tural resources have been reha
bilitated.
Must Advertise
Florida cannot compete with
other states for the tourist dollar
if it does not keep its advantages
before the nation by constant ad
vertising. Florida has no state ad
vertising fund. Its only advertis
ing expenditures' in 1938 were
$800,000 for citrus advertising and
small sums expended by the corn
missioner of agriculture from the
general inspection fund. Advo
cates of a liberal state advertis
ing fund assert that five or ten
million dollars coual be profitably
spent each year in advertising and
fostering of proper use of the
state's resources. Those who have
fought and blocked such expendi
ture contend that government
economy is more importantt than
such advertising. It is one phase
of governmental expenditure whici
can yield dividends to taxpayers
if properly administered.
Administrative expenses of the
state government will be in
creased approximately a halt mil
lion dollars during the next tw<
years because of 'the hundreds ol
thousands of pension and com
pensation claims 'which must be
received" add audited, and, the war
rants issued' and delivered. Eleven
times as many. state, warrants
were issued in 1938 .as in 1932
The 1939 budget report will also
ask funds for new buildings at
.state institutions. The total new
requirements of the general gov-
ernment will be at least a million
dollars.
Assessments Decline
Ad valorem revenues have de
lined steadily. In 1917 the total
property assessment valuations
were $322.000,000. In 1937. with
more than $2,000,000,000 of fire
insurance in effect, the total ;as
sessment roll was Only $515,000,
000. The cause is a story in itself,
The steady decrease m assessed
valuation since 1926, accelerated
by the 1937 tax adjustment law,
has caused schools, counties and
municipalities to lose a large
amount of income, which has re-
sulted in demands for new reve-
nues to replace these losses.
Cities 'have ,suffered from every
attack which has been made on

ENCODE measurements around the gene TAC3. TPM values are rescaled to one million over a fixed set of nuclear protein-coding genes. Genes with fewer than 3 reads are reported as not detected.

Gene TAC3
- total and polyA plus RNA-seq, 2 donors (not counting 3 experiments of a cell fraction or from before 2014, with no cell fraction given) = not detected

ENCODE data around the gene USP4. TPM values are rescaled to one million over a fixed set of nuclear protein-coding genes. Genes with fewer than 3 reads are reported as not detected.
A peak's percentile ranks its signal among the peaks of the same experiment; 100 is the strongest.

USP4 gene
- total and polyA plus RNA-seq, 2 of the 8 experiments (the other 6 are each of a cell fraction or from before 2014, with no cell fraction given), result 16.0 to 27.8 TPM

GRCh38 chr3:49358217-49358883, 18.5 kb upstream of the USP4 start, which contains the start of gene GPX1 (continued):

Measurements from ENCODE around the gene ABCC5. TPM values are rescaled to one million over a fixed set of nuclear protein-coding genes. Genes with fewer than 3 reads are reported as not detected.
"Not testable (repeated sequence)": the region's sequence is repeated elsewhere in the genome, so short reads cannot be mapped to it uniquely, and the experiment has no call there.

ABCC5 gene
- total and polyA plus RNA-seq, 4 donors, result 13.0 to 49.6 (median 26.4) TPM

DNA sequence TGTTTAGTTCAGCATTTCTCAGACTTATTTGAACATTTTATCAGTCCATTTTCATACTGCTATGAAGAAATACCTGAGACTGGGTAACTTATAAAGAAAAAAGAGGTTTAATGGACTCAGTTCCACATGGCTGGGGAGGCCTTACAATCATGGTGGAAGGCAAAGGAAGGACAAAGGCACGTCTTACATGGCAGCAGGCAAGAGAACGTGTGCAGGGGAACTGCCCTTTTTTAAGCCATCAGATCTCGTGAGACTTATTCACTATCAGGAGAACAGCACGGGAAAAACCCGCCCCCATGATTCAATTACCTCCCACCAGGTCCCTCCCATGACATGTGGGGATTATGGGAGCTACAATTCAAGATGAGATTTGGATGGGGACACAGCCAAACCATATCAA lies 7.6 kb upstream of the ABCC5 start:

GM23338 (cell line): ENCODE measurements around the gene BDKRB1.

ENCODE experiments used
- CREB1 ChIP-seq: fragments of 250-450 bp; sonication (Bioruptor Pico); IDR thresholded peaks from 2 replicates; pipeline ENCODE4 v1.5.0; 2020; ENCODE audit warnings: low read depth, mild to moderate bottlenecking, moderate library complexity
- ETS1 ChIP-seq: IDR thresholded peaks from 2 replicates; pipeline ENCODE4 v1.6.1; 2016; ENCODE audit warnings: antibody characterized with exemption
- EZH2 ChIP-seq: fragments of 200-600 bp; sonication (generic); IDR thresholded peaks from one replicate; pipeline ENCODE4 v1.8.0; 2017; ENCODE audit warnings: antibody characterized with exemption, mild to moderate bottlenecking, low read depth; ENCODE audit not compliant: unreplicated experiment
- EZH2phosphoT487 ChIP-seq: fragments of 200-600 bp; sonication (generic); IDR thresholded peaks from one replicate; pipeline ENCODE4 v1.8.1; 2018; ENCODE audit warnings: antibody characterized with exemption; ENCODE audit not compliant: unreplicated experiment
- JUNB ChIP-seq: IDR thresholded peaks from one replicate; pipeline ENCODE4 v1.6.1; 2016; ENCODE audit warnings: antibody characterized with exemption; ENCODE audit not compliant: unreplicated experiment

the ad' valorem system. and have
yet to receive relief from the state
in the way of replacement taxes.
Most of the revenues of the
state -board of health, livestock,
sanitary board, state prison, Con-
federate pension board and 6 per
cent of the state contributions to
schools, have come from the ad-
valorem tax. Should the state ad-
valorem be abandoned (proposed
as a means of encouraging the
counties to equalize their assess-
ment rolls) it means the state
will have to find another one and
a half or two million dollars of
replacement revenue.
People Must Pay Bill
Agitation for repeal of the re-
tail occupational (gross receipts)
tax law is well known. Propon-
ents of repeal report that a
large number of legislators have
pledged themselves to vote for it
on request of both chain and in-
dependent merchants. Repeal is
entirely dependent on the finding
of replacement revenue, unbiased
observers believe, as the school
interests are not going to sacri-
fice this revenue without 'a fight.
The receipts in 1938 were $2,500,-
000. Some claim the future reve-
nue would be -as much; others
contend it would not be over a
million dollars annually.
To what total does' all this add?
That can only be estimated, un-
til the legislature acts. If the peo-
ple of Florida want all eligibles to'
receive old age pensions. if they
want to be sure that the schools
operate for the full school year,
if they want the highway system
o 'be modernized, they must be
prepared to foot the bill. If the


SBill Provides

SGovernment To
L,-
Pay Tax Losses

I Occasioned Counties By Acquisi-
r tion of Private Lands; Is
S Caldwell's Measure
I-
- WASHINGTON, March 3-Rep-
- resentative Millard Caldwell has
e introduced. a bill for the purpose
Sof authorizing the federal gov-
- ernment to reimburse the counties
Sfor the loss of taxes occasioned
- by the acquisition of private lands
- by the government.
S Caldwell's bill provides that
Y "the secretary of the treasury is
Authorized and directed to annu-
B ally pay to each county wherein
a are located federally-owned lands
- 'acquired and held by the' govern-
t ment for forest, park, monument,
i wildlife refuge, or land utilization
0 purposes, an amount equal to the
Amount of taxes payable to such
5 county on account of such lands
for the tax year immediately pre-
D ceding the tax year in which such
- lands were acquired by the gov-
- ernment."
D Following a series of confer-'
f ences with federal officials, Cald-
Swell said that he felt some legis-
Slation could be passed, but was
- not certain just how far it would
Sgo nor how much relief it weoud
afford.